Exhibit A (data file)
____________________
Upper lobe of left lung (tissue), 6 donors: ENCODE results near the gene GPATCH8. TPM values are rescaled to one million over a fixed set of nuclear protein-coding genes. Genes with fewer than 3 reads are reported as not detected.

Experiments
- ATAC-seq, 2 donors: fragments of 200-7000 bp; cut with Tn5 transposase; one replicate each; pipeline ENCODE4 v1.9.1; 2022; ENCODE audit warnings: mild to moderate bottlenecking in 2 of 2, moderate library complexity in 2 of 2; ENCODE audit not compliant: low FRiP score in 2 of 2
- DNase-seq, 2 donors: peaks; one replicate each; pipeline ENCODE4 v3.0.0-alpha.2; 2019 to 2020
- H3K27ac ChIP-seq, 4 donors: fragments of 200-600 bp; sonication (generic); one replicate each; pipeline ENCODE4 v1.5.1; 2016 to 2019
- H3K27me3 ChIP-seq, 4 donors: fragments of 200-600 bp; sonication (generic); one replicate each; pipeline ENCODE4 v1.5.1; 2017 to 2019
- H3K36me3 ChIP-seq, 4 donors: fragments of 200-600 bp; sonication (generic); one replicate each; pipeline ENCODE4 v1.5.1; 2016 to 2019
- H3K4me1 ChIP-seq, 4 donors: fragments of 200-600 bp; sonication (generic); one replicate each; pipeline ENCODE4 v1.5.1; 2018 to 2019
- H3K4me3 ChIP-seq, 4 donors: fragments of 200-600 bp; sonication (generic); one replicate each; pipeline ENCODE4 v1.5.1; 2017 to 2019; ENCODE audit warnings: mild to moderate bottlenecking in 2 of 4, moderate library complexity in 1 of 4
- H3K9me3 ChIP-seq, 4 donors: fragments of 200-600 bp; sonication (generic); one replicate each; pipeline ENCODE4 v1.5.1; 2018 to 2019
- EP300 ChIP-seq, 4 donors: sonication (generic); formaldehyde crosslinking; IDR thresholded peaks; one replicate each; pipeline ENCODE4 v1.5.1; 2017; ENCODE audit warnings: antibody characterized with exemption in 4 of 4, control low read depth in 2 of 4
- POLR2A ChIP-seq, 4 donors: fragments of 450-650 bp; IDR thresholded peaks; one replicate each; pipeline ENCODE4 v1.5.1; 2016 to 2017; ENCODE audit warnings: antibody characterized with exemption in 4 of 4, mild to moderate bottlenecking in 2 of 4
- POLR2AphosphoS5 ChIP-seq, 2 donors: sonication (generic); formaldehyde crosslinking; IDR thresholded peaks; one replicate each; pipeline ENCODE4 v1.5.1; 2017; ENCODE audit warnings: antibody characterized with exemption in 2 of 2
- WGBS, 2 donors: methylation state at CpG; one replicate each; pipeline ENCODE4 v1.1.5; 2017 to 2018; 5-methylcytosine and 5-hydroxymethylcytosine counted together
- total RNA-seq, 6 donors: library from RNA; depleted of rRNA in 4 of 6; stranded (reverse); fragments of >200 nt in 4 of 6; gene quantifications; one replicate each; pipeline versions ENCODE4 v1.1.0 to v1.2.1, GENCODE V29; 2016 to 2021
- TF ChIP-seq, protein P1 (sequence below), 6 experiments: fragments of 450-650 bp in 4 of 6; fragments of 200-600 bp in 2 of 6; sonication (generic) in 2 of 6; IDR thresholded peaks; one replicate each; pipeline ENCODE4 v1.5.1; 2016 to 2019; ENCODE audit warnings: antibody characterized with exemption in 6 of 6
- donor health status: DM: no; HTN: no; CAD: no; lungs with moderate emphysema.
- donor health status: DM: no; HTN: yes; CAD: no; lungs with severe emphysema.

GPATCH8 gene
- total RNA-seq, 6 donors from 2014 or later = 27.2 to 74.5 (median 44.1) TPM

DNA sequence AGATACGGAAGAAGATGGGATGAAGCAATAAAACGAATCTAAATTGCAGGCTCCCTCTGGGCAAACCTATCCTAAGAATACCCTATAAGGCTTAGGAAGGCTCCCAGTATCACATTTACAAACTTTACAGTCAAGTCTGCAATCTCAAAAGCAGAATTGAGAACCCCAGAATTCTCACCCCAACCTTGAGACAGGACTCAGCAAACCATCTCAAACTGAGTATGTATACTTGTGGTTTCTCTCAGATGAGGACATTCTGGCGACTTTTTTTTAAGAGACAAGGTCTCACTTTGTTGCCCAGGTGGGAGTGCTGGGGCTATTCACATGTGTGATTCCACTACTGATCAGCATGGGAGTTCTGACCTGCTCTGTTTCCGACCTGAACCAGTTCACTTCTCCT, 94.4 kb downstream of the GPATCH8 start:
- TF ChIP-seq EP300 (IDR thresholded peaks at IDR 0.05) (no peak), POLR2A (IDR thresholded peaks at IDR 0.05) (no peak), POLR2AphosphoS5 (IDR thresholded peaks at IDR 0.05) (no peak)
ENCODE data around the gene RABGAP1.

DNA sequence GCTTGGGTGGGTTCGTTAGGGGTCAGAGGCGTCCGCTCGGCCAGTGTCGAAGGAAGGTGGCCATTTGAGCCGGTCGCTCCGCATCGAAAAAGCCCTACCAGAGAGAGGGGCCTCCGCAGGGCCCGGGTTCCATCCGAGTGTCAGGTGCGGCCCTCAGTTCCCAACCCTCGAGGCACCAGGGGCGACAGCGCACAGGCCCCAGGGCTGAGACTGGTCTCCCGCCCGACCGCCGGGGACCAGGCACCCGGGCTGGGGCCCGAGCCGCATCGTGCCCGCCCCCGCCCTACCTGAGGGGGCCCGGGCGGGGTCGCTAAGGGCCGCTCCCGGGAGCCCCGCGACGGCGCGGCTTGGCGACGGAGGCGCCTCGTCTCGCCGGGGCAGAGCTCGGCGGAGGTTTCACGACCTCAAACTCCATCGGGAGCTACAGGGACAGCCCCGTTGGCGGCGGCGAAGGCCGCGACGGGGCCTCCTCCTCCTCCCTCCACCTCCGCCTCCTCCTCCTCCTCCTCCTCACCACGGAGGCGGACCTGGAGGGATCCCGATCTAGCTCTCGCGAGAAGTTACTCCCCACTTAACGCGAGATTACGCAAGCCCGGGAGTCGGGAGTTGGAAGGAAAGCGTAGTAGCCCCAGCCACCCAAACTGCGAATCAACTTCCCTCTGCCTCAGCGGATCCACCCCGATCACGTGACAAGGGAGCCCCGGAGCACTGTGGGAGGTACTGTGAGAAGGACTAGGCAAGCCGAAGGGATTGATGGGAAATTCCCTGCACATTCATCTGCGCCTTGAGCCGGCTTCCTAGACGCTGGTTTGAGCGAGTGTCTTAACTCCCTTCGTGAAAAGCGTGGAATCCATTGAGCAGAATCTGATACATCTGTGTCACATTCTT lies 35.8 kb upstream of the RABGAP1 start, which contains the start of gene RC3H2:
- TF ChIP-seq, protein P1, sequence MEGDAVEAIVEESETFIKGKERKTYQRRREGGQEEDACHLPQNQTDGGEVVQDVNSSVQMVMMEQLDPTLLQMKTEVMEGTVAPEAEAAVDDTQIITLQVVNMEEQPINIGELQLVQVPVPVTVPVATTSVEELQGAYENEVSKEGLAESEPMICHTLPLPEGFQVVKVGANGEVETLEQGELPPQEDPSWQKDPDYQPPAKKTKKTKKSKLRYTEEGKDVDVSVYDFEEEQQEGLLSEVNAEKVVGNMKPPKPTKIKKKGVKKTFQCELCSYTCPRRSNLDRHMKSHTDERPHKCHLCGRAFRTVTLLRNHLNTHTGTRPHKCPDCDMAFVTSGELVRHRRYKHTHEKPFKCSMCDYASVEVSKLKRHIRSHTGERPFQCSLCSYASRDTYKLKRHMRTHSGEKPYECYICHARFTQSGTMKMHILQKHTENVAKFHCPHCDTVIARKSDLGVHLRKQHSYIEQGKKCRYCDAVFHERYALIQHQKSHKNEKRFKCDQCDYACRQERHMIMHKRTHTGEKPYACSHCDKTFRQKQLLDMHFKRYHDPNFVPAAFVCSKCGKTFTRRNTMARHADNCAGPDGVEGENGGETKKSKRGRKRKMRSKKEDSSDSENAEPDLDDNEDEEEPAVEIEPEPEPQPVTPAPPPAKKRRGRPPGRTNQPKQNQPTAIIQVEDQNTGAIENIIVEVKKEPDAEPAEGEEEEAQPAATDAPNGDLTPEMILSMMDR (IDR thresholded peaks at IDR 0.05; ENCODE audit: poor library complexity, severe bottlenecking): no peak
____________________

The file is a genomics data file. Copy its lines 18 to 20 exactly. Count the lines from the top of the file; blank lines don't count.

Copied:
- donor health status: DM: no; HTN: yes; CAD: no; lungs with severe emphysema.

GPATCH8 gene
- total RNA-seq, 6 donors from 2014 or later = 27.2 to 74.5 (median 44.1) TPM